"Bond-buying by the government is not a normal instrument of monetary policy," Weidmann told the paper on Sunday. Such a policy, when carried out in a monetary union like the Eurozone, "is connected with particular drawbacks and risks," Weidmann continued, adding that "there should be a high threshold for their use."
When asked if the ECB's decision to go against the wishes of financial authorities in Germany, who had repeatedly expressed their misgivings over such a move, represented a watershed in relations between the ECB and its strongest national economy, the Bundesbank president replied, "I would not hype this as a turning point, but for me it is nevertheless a grave decision."
Weidmann's comments come after similar caution was expressed by Bank of England chief Mark Carney at Davos's World Economic Forum, who said that such monetary policies should lead to "responsible risk-taking," and not recklessness, Bloomberg reported. "In an environment of low interest rates, and low interest rates for a period of time, and also quantitative easing, there can be excessive risk taking," said Carney on Saturday, adding that the target was to tackle the prevailing "environment of reticence" in the markets.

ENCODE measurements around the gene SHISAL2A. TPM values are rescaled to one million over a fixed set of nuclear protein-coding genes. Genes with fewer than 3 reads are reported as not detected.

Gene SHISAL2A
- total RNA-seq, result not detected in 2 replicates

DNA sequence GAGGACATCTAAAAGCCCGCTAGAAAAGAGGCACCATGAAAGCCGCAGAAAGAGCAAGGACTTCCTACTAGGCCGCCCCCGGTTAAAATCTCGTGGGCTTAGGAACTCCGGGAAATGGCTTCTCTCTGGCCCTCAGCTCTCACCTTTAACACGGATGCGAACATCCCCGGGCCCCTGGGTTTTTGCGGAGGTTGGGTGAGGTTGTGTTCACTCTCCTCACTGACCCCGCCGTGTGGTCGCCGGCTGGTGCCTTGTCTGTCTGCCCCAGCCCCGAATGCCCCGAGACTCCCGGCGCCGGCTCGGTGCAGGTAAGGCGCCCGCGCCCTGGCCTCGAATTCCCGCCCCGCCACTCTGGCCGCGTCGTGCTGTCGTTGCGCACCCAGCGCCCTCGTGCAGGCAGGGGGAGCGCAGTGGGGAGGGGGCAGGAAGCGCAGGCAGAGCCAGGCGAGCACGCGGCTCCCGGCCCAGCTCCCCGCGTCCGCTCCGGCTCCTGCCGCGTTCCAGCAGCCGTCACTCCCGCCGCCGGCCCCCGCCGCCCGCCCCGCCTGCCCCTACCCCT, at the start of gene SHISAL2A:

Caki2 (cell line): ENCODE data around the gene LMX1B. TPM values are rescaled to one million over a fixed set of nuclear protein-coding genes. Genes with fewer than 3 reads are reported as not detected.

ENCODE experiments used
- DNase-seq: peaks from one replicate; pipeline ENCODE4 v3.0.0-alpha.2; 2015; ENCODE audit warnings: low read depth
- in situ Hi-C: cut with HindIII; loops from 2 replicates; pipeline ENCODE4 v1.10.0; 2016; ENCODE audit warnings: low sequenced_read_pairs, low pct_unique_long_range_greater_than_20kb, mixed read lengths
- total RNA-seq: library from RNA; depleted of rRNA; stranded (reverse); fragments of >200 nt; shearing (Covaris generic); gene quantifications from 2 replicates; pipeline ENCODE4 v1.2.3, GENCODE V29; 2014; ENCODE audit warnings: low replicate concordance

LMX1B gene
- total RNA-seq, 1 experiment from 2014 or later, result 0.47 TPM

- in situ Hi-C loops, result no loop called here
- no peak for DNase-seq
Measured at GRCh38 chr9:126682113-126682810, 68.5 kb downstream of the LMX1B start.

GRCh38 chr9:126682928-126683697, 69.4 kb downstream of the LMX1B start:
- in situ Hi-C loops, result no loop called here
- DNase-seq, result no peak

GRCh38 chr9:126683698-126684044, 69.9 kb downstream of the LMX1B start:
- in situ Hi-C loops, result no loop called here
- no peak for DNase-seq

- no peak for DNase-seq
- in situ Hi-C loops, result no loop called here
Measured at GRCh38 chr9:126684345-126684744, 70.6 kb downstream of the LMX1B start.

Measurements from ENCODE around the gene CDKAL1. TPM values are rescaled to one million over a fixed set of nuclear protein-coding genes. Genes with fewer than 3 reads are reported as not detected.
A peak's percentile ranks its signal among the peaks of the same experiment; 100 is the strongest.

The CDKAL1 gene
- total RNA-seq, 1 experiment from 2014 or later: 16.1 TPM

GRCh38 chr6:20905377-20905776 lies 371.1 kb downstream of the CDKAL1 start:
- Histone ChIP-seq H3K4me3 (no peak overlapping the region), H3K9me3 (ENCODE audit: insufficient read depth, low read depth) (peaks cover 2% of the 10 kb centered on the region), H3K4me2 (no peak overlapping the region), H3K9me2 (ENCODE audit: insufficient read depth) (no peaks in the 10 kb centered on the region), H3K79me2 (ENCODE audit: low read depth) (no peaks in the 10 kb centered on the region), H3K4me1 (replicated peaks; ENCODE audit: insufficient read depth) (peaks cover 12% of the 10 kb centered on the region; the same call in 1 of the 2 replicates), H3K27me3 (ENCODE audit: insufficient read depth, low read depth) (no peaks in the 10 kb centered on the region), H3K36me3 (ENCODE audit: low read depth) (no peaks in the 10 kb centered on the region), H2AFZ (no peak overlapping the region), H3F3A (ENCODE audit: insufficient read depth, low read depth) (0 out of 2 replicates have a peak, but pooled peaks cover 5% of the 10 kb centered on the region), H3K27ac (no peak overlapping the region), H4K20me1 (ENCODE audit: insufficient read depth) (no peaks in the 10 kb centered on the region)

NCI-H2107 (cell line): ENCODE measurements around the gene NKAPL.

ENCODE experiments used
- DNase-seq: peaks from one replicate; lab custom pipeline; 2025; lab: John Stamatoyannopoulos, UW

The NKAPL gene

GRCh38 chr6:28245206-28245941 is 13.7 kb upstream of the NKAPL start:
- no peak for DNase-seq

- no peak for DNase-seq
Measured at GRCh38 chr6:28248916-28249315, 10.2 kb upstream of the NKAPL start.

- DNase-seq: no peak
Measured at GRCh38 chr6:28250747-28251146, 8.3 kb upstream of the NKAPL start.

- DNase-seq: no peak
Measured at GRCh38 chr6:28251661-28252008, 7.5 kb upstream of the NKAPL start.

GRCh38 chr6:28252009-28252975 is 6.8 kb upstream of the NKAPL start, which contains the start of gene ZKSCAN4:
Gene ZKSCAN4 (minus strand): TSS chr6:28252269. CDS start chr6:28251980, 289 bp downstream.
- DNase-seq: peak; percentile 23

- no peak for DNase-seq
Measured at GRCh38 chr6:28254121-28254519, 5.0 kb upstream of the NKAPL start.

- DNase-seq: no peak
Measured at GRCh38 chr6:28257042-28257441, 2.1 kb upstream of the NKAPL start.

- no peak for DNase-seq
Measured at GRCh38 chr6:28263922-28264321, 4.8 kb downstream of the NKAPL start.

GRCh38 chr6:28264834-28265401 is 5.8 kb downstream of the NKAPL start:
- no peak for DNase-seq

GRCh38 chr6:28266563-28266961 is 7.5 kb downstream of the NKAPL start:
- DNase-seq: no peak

ECB chief Mario Draghi, having announced on Thursday a record €1.1 billion stimulus package worth €60 billion a month until at least September 2016, is hoping the move will have a similarly stimulatory effect in the Eurozone, which in December posted 0.2 percent year on year deflation, driven by low energy costs following the collapse in oil prices.
In October, the US Fed announced the end of its stimulus program, and now faces the task of selling back the $3 trillion in bonds it accumulated over the six year period of easing; it hopes to return its balance sheet to its 2008 $1 trillion level.